Russia's superior icebreaker fleet rarely goes unmentioned in Arctic discussions in Washington. But U.S. policymakers may have bigger problems to worry about in the Arctic.
In a Defense News commentary, Magnus Nordenman, director of the Transatlantic Security Initiative at the Atlantic Council, argues that the focus on Russia's superior icebreaker fleet as a threat to the U.S. is faulty. Instead, he claims that the challenge to American security in the Arctic comes from the resurgence of the Russian Navy and the Northern Fleet.
In the last few years U.S. policy makers, the U.S Coast Guard and members of the defense and research community have pushed for a stronger U.S. involvement in the Arctic. The aging U.S. icebreaker fleet has become the center of attention in these debates, especially since the U.S. assumed the chairmanship of the Arctic Council in April 2014.
Currently the U.S. Coast Guard operates one heavy icebreaker, the Polar Star, which is nearly 40 years old. With the opening of the Arctic, new resources and shipping routes have become more accessible. Increased human activity raises a need for protection of the environment as well as people. A functioning U.S. icebreaker fleet is vital for operating in the challenging Arctic environment, and to respond to possible emergencies, oil spills and disasters.
The “icebreaker gap”
U.S. policy makers have also argued that additional icebreakers are needed to defend the nation against Russia in the Arctic. Russia's icebreaker fleet consists of more than 40 icebreakers, and there are several more in planning. Many have described the big difference between the Russian and the U.S. icebreaker fleets as an "icebreaker gap."
In a 2015 op-ed in the Wall Street Journal, the Chairman of the Senate Armed Services Committee, John McCain (R-AZ), voiced his concerns that the US is behind Russia when it comes to polar icebreakers.
"We're not even in the same league as Russia Right now. We're not playing in this game at all," Coast Guard Commandant Paul Zukunft said in a 2015 interview with Newsweek.
The US Sen. Dan Sullivan (a Republican from Alaska) has on several occasions pointed out his concerns over the superior Russian icebreaker fleet: "Right now, the Russians have superhighways, and we have dirt roads with potholes."
In a Feb. 21 letter to President Trump, the chair of a House Armed Services Subcommittee Duncan Hunter (R-California) voiced "tremendous concern" over the superior Russian icebreaker fleet, and urged the new Administration to fund six new icebreakers.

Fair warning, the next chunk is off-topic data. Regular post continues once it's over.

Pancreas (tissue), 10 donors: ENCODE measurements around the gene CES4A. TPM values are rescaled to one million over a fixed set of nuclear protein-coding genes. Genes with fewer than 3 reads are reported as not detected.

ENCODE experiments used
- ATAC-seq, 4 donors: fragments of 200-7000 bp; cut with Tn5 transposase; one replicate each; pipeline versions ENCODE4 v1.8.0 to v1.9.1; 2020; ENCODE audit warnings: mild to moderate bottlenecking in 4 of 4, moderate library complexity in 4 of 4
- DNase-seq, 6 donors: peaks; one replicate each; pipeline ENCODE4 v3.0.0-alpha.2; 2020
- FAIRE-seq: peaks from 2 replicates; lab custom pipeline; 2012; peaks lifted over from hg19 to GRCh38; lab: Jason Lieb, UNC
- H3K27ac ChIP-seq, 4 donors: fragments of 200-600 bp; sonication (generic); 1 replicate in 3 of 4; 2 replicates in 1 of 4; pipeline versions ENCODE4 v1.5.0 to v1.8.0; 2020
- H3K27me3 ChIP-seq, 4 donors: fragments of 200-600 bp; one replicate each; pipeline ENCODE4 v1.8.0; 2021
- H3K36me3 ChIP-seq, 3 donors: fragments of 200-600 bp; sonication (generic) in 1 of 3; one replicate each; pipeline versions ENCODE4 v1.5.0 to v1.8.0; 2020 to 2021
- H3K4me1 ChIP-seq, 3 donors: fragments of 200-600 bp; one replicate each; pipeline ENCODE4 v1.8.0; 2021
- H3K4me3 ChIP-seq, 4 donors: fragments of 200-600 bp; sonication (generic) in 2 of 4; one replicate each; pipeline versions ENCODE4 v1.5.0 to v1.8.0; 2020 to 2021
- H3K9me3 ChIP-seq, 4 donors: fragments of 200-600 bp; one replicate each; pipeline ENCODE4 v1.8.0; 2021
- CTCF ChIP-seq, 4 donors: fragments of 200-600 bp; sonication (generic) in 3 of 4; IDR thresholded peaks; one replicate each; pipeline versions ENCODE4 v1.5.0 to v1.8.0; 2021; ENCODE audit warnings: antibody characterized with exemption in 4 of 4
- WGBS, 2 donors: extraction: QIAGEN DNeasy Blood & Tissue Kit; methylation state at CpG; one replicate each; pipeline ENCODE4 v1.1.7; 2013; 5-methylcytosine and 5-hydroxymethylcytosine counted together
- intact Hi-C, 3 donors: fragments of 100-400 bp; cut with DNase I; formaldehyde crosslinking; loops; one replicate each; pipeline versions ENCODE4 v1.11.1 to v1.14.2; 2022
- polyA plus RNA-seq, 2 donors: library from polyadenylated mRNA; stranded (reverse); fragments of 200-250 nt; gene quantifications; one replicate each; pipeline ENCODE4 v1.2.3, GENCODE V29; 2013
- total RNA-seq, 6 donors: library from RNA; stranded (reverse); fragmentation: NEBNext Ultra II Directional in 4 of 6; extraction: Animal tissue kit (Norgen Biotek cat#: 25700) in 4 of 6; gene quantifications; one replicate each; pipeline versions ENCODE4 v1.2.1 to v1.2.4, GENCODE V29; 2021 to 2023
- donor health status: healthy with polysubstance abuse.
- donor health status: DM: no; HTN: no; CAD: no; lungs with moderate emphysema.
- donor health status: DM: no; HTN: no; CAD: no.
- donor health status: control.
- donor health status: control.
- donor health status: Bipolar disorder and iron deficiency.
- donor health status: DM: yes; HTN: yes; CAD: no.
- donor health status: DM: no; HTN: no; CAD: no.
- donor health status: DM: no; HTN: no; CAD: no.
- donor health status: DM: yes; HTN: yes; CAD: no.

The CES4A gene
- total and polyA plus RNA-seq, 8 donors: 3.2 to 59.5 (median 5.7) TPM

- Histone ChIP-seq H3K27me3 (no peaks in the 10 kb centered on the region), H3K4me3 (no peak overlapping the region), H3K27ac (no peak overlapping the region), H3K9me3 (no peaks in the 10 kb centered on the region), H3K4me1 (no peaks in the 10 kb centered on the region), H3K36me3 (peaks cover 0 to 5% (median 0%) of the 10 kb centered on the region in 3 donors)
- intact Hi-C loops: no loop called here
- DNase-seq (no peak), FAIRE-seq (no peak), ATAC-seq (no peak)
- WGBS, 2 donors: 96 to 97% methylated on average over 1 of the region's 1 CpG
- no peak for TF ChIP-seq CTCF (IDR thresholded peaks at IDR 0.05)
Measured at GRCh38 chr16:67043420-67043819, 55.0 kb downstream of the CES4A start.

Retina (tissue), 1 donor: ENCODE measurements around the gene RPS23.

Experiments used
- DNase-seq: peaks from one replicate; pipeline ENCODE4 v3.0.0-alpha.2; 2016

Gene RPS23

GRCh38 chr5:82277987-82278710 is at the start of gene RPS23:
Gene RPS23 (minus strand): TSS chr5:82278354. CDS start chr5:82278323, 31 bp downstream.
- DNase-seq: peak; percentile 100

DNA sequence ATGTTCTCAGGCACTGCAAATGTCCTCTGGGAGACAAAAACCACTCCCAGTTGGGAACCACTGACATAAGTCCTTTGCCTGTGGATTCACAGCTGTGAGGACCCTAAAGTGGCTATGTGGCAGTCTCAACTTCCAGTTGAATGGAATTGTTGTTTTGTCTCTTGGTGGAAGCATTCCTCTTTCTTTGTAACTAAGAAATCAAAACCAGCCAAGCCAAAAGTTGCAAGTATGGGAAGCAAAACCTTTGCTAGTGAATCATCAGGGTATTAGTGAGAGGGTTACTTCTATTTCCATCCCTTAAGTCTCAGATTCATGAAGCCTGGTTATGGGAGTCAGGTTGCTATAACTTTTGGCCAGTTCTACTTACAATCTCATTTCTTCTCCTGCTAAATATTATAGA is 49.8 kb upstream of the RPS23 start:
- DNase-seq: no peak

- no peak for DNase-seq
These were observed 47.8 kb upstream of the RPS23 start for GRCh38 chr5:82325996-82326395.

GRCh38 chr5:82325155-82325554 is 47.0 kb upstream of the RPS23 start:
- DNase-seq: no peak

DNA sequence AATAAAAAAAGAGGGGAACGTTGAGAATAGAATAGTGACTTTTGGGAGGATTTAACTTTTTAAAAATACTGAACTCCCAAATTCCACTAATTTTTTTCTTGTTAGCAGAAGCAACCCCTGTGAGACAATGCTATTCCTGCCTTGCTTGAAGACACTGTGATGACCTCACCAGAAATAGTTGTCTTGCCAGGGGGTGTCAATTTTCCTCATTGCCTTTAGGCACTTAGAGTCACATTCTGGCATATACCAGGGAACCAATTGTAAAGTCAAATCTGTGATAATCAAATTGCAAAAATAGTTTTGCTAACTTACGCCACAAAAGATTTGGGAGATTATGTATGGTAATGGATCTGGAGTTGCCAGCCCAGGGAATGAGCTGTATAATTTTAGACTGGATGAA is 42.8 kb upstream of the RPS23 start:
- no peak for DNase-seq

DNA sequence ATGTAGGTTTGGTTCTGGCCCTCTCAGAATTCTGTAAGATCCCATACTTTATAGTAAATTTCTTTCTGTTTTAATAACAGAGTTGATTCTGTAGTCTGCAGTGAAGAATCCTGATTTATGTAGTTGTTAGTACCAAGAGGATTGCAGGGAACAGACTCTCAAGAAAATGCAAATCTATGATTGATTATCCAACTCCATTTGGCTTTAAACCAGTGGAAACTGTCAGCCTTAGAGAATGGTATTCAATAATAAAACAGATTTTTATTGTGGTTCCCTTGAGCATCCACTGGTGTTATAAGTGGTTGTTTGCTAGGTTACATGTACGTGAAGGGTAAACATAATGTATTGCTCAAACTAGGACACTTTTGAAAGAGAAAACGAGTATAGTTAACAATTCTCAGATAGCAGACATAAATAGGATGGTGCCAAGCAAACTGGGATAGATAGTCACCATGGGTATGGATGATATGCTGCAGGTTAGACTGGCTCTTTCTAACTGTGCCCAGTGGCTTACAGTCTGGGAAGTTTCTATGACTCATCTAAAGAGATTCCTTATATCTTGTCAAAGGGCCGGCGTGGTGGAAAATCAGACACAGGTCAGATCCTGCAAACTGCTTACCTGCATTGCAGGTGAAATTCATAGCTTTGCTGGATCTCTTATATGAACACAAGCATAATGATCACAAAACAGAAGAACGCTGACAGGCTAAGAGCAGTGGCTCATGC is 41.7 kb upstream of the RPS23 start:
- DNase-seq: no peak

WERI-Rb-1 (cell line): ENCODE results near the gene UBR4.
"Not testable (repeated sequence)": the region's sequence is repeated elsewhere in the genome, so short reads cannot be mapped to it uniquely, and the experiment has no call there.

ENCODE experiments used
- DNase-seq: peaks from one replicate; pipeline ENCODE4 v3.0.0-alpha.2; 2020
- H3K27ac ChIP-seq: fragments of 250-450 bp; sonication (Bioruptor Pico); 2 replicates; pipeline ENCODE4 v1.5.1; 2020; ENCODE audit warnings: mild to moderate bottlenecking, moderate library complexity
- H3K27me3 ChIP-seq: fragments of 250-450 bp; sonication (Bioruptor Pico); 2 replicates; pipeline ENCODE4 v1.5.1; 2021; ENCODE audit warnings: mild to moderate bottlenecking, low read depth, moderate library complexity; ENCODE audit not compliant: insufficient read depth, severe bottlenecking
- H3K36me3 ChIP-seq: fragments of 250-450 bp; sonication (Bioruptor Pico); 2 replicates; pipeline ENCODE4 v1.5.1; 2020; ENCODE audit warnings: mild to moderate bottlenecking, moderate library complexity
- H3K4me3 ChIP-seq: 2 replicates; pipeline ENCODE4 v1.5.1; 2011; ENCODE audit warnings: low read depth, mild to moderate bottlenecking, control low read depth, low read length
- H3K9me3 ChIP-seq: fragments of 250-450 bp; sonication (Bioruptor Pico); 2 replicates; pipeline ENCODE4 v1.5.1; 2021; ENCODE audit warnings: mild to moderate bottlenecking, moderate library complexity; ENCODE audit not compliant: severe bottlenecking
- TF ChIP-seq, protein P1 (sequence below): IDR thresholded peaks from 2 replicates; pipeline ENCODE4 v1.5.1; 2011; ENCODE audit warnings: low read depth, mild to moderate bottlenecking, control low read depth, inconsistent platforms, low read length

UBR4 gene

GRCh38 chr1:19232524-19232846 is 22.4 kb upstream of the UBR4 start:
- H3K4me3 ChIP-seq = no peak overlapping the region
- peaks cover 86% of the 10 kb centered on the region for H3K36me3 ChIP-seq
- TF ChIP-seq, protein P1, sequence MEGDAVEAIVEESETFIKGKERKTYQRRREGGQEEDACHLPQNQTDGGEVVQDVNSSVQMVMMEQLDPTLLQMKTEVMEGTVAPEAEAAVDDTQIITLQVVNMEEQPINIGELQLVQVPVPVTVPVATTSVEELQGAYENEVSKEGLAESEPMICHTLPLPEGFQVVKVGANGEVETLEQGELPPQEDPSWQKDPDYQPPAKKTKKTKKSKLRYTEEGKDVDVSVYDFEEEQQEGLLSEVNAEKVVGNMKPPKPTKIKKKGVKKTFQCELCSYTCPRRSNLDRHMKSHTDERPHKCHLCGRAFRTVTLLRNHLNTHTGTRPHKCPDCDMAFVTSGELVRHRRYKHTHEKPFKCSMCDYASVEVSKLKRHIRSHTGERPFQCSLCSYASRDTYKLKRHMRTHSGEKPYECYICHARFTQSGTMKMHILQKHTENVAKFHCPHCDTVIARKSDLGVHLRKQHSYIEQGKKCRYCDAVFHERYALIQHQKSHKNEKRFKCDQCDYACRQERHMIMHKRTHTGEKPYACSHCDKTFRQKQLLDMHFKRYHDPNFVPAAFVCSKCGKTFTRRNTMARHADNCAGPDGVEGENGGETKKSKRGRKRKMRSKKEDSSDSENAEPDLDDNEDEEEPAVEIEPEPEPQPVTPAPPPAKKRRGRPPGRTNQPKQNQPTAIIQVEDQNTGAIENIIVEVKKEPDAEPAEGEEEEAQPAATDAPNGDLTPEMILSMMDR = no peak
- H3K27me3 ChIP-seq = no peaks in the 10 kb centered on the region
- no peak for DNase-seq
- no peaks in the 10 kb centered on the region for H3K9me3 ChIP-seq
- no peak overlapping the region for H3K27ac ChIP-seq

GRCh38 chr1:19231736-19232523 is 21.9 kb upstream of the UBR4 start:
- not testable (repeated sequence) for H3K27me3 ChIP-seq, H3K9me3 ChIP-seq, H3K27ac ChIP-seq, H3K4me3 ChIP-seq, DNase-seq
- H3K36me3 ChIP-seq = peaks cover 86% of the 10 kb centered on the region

Russian icebreakers not a threat to the US
Nordenman on the other hand, argues that although icebreakers are necessary for U.S. homeland security purposes, there is no "icebreaker race" with Russia. "The fact that Russia has lots [of icebreakers] is not a threat to the US," he tells High North News.
In fact, he argues that it is perfectly understandable that Russia is expanding its icebreaker fleet. Russia has the world's longest Arctic coastline, and draws around 20 percent of its GDP from activities in the Arctic. Russia is also seeking to develop the Northern Sea Route as a shipping lane, which requires the ability to navigate in icy waters and the capacity to respond to potential emergencies in a vast geographic area.
So why the focus on the "icebreaker race" in the U.S.?
"It's easy to understand, and it is easy to actually see. It is also worth remembering that while America is an Arctic nation, few here spend much time thinking about it," says Nordenman.
The Northern Fleet is the real concern
Instead, Nordenman argues, the real concern to the U.S. in the Arctic comes from the resurgence of the Russian Navy and the Northern Fleet. Located on the Kola Peninsula, the Northern Fleet operates sophisticated military equipment, such as Russia's sea-based nuclear forces, close to NATO territory. The NATO Maritime Command has recently reported that the Russian submarine activity in the North Atlantic equals to Cold War levels.
"All indications point to that Russia is seeking the ability to enter the Atlantic to be able to cut off U.S. reinforcements from coming across to Europe during a crises," Nordenman tells High North News. He adds that Russia has demonstrated the ability to launch land-attacks with cruise missiles from submarines — as it did against targets in Syria last year.
US must work more closely with allies
In order to meet this challenge, the U.S. has to work more closely with allies in the region, says Nordenman. For example, the U.S. can work more closely with countries such as Norway and the United Kingdom on exercises and a more consistent presence in the region.
Nordenman does not think that the Trump administration will have an immediate impact on the transatlantic partnership, but Trump's remarks on NATO defense spending commitments has generally lead to more attention to European Allies to "do their part."
This month the Norwegian exercise Joint Viking takes place in the Norwegian Arctic, and approximately 700 soldiers from the U.S. Marine Corps, the U.S. Army and the British Royal Navy are participating.